Aleksandar Hemon’s literary profession has been nothing if not various, with works that vary from the comedian novel The Making of Zombie Wars to his acclaimed The Lazarus Mission, from collections of essays and tales to his collaboration with Lana Wachowski and David Mitchell on the script for The Matrix Resurrections. The World and All That It Holds launches him but once more into new territory, as his formidable, elegantly wrought novel melds two love tales that play out amid the devastating world conflicts of the primary half of the twentieth century.
Rafael Pinto, a poetry-writing Bosnian Jew with a weak point for opiates, witnesses the assassination of Archduke Franz Ferdinand and his spouse simply exterior his Sarajevo apothecary store in August 1914. Shortly afterward, Rafael finds himself conscripted into the military of the Austro-Hungarian Empire and combating within the bloody trenches of World Warfare I, the place “nothing occurred on a regular basis, and in addition very slowly.” Rafael falls in love with Osman, one other Sarajevan member of his unit, a Muslim man and gifted storyteller with “a knack for fixing issues.”
Rafael’s entanglement within the brutal, pointless battle is barely the start of an odyssey that takes him from Europe’s battlefields to the Asian wilderness and on foot throughout the Chinese language desert, then to Shanghai the place he experiences life as a refugee within the interval that extends from a couple of years previous the Japanese invasion of 1937 to the Communist takeover in 1949. For many of that journey, he’s accompanied by Osman’s daughter, Rahela, after Osman disappears. However even after Osman’s bodily presence is gone, his bond with Rafael is the supply of a sustaining energy inside this harsh new life, one which slowly deepens Rafael’s affection for Rahela.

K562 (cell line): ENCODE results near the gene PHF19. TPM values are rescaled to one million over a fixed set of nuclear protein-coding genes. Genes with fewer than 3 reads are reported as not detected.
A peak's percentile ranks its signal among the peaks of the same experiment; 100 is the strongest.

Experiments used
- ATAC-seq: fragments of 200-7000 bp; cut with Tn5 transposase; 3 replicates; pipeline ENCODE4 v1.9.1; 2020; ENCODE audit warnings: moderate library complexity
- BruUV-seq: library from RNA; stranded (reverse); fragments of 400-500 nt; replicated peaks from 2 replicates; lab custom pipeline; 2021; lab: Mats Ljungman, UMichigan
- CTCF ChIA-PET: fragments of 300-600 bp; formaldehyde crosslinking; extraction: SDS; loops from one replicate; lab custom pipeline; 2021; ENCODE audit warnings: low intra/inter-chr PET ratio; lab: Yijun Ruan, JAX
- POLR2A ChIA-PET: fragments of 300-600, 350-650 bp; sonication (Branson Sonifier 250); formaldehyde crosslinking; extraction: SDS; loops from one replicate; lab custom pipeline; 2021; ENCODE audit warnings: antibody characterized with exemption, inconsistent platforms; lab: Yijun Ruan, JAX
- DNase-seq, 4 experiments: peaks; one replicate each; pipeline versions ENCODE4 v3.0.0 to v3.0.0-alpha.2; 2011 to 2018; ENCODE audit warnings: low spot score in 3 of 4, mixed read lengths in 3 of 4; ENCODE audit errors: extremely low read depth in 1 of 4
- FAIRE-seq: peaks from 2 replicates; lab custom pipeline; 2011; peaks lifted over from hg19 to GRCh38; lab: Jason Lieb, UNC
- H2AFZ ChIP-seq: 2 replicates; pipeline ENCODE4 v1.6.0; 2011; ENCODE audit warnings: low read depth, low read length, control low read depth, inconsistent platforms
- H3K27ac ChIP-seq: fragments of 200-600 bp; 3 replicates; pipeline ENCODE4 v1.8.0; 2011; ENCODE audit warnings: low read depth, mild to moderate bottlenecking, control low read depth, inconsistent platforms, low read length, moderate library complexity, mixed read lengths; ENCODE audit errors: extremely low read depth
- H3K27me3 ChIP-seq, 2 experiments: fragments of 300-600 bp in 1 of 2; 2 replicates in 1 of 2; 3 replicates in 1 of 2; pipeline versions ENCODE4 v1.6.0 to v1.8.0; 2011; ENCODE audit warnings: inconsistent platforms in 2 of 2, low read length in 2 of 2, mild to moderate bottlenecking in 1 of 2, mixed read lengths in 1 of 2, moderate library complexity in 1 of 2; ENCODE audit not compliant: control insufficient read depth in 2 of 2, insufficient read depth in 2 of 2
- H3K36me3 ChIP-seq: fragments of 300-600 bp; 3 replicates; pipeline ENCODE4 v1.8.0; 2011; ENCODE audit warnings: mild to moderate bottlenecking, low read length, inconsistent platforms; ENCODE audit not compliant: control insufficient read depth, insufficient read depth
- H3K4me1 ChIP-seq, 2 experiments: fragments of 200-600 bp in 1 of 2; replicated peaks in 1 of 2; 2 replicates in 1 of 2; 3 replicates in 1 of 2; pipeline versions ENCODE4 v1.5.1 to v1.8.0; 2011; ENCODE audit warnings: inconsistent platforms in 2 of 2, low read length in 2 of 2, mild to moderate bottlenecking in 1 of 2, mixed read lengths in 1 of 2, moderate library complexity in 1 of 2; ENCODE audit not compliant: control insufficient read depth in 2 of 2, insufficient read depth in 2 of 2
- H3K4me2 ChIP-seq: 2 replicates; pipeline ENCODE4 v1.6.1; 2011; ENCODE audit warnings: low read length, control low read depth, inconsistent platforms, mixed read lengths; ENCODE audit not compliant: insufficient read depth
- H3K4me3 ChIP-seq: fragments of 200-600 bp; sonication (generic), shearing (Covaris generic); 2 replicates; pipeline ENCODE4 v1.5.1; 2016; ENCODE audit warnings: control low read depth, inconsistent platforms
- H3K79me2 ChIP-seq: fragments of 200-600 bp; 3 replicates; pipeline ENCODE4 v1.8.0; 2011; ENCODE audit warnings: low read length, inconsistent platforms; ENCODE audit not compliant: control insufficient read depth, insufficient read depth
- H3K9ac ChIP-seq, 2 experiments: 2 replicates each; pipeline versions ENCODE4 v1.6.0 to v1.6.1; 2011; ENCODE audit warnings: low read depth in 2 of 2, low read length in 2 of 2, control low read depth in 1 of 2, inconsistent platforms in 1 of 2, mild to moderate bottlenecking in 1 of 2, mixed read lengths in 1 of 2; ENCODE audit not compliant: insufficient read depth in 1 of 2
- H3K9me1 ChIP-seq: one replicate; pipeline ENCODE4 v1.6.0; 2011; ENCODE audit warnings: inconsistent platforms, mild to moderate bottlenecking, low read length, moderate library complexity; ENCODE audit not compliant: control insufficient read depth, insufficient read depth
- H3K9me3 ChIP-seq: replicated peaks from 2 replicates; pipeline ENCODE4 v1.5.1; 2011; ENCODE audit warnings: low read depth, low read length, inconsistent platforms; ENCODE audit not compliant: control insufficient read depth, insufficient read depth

The World and All That It Holds principally follows the views of Rafael and Rahela, with occasional detours into the memoirs of colourful British spy Edgar Moser-Ethering, who turns into a ubiquitous presence in Rafael’s life.
Hemon’s capability to pack such an epic narrative into 352 pages is spectacular. Throughout all its settings, the story is enriched by the buildup of intently noticed particulars. Vivid motion sequences are neatly balanced with scenes exploring the characters’ inside lives. Though the story shouldn’t be overtly spiritual, Hemon alludes incessantly to the biblical account of the Tower of Babel and God’s determination to “confound their speech, in order that no person shall perceive,” in addition to the Samsara wheel, the image of reincarnation in Buddhism and Hinduism. “Simply love one another regardless of the world you suppose you is likely to be in,” a personality tells Rafael and Osman. The facility of affection to provide that means to life, even within the worst of circumstances, suffuses this quietly passionate story.